Review: 'Zombieland: Double Tap'

Category:  The Arts
Friday, October 25th, 2019 at 11:24 AM

Ten years after the original film, “Zombieland: Double Tap” continues the adventures of Columbus (Jesse Eisenberg), Tallahassee (Woody Harrelson), Wichita (Emma Stone) and Little Rock (Abigail Breslin). It’s a rare sensation — a film receiving a sequel after this many years and its entire cast returning (many of which, as the trailers will jokingly tell you, are Oscar-nominated and winning performers).

Unlike other sequels, “Double Tap” does not pick up right after the conclusion of the first film. Instead, it takes place in real time in 2019. And just like in real life, the world of “Zombieland” has changed.

Zombies are smarter, stronger and more dangerous. The survivors have grown somewhat accustomed to fighting or hiding from the horrors they face every day. The other real difference is the main characters themselves have grown and evolved.

Many sequels attempt to go above and beyond the original film, adding something new or absurd into the mix. It could be new characters, more action, or more comedy. And they seem to be created to do one thing: earn money.

“Double Tap,” in replacement, continues with exactly what made the first “Zombieland” so successful: interesting characters and events. We don’t need explosions, 10-minute scenes of action, or comedy for the sake of comedy. This film does not feel like a money grab. It feels like a direct continuation of the first film, and this is where it excels: it is simply more
“Zombieland.”

After a decade of traveling, the main characters have settled in the White House. The story between Wichita and Columbus continues a surprisingly natural progression of any relationship, and Tallahassee has taken on a sort of father-figure role for Little Rock. After some time in this dynamic, the group runs into conflict, before coming back together for one last adventure: finding Little Rock who has begun traveling with a hippie named Berkley (Avan Jogia).

The comedy, action and emotion are balanced throughout the movie. Everything works; never does it seem forced or stretched. The characters drive the plot of the film and that’s what makes it believable. There is no world-changing event that drives the story and no fragile plot device or MacGuffin.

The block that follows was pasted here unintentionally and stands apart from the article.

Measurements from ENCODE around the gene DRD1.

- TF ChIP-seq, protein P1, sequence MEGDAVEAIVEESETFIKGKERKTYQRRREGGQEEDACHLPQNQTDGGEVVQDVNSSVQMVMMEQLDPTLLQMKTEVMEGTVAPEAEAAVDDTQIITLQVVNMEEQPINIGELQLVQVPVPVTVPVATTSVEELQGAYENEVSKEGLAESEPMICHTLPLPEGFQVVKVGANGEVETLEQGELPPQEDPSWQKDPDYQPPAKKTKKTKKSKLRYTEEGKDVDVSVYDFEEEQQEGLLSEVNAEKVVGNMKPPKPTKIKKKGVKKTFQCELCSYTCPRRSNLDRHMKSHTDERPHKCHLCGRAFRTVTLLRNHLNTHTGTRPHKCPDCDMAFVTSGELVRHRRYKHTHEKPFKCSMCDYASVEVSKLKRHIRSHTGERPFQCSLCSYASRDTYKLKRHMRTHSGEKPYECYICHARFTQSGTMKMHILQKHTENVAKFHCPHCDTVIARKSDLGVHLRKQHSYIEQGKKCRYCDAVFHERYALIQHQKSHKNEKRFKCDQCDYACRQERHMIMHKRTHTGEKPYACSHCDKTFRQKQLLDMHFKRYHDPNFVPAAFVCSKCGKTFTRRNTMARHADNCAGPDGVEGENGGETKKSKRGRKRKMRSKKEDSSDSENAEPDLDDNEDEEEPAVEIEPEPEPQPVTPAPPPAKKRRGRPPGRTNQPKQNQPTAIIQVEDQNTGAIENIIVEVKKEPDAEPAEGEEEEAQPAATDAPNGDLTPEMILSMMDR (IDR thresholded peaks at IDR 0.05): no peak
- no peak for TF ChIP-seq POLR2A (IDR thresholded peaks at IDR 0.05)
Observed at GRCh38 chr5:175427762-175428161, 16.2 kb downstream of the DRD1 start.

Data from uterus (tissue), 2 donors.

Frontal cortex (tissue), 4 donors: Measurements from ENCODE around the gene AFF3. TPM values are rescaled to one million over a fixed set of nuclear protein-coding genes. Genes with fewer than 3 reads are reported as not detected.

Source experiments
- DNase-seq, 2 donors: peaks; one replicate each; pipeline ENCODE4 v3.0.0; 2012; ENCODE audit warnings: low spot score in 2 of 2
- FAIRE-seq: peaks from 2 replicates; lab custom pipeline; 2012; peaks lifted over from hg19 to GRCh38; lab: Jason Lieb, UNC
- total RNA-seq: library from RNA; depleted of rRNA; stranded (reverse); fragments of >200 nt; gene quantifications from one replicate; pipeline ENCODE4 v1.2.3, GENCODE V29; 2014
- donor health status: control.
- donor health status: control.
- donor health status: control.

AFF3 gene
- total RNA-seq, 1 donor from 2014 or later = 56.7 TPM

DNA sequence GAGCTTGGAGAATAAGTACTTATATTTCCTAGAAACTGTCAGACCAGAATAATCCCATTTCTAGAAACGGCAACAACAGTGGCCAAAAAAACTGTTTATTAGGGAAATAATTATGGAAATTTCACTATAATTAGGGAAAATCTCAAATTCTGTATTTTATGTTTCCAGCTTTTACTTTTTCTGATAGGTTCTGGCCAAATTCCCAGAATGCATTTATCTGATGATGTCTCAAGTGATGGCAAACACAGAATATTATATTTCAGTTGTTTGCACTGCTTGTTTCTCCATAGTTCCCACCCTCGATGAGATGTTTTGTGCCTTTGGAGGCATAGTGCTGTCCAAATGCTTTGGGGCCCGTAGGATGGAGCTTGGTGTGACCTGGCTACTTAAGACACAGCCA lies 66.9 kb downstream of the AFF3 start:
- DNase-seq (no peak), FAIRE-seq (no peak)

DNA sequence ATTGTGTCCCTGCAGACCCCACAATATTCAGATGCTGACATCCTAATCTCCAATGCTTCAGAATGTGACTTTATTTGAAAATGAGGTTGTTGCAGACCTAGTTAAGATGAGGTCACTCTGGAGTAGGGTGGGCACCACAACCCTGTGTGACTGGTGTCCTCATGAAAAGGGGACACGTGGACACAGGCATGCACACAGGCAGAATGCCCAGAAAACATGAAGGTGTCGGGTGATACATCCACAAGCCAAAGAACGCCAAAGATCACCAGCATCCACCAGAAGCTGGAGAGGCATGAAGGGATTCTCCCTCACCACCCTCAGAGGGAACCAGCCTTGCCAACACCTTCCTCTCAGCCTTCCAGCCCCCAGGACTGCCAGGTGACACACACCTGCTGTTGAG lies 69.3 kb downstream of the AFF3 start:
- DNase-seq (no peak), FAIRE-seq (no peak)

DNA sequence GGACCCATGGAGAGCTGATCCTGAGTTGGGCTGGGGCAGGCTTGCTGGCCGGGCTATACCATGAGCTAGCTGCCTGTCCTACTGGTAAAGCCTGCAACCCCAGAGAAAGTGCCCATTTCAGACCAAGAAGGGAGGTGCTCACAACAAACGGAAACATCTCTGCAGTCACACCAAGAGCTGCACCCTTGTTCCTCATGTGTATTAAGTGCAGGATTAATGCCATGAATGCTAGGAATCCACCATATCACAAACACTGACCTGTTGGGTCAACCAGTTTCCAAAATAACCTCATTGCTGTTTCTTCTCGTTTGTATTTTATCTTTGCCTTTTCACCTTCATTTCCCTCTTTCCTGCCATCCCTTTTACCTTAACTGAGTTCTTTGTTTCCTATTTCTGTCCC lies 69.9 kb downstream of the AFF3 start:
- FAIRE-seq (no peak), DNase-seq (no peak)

This is why “Zombieland,” both the sequel and original, work as well as they do. The world is already established, and the characters simply coexist. It’s the strongest part of this sequel.

After 10 years, it’s difficult to believe the characters would retain all traits from the first film. Columbus tries to get over Wichita at one point. Little Rock seems to have the most realistic growth, as a now 20-something and the youngest she simply wants to be with someone her own age. It’s something the others don’t believe she can find in this world.

Unfortunately, only offering glimpses of that expanded world is a decision that hurts the film. Ten years have passed and both zombies and survivors have evolved. Multiple scenes suggest many continue to survive and even thrive in small communities, creating a unique culture all their own. There is even a quick scene where a researcher is shown, for pure exposition, suggesting a cure is being worked on. The electricity still works thanks to hydroelectric dams, but is only mentioned in a quick, throwaway comment. The world has begun to find a balance and the audience is not shown much, if any, of what has changed. It was a double-edged sword as we can focus on the main plot, but questions still remain.

“Zombieland: Double Tap” continues the fun and comedic experience of the first film, giving us more of the characters we love and adding a few more. This made for a lighthearted zombie apocalypse in an over-saturated genre. Fitting in a few pop culture references for those of every age, the film is a fantastic time for fans and first timers.

Tags: movie review

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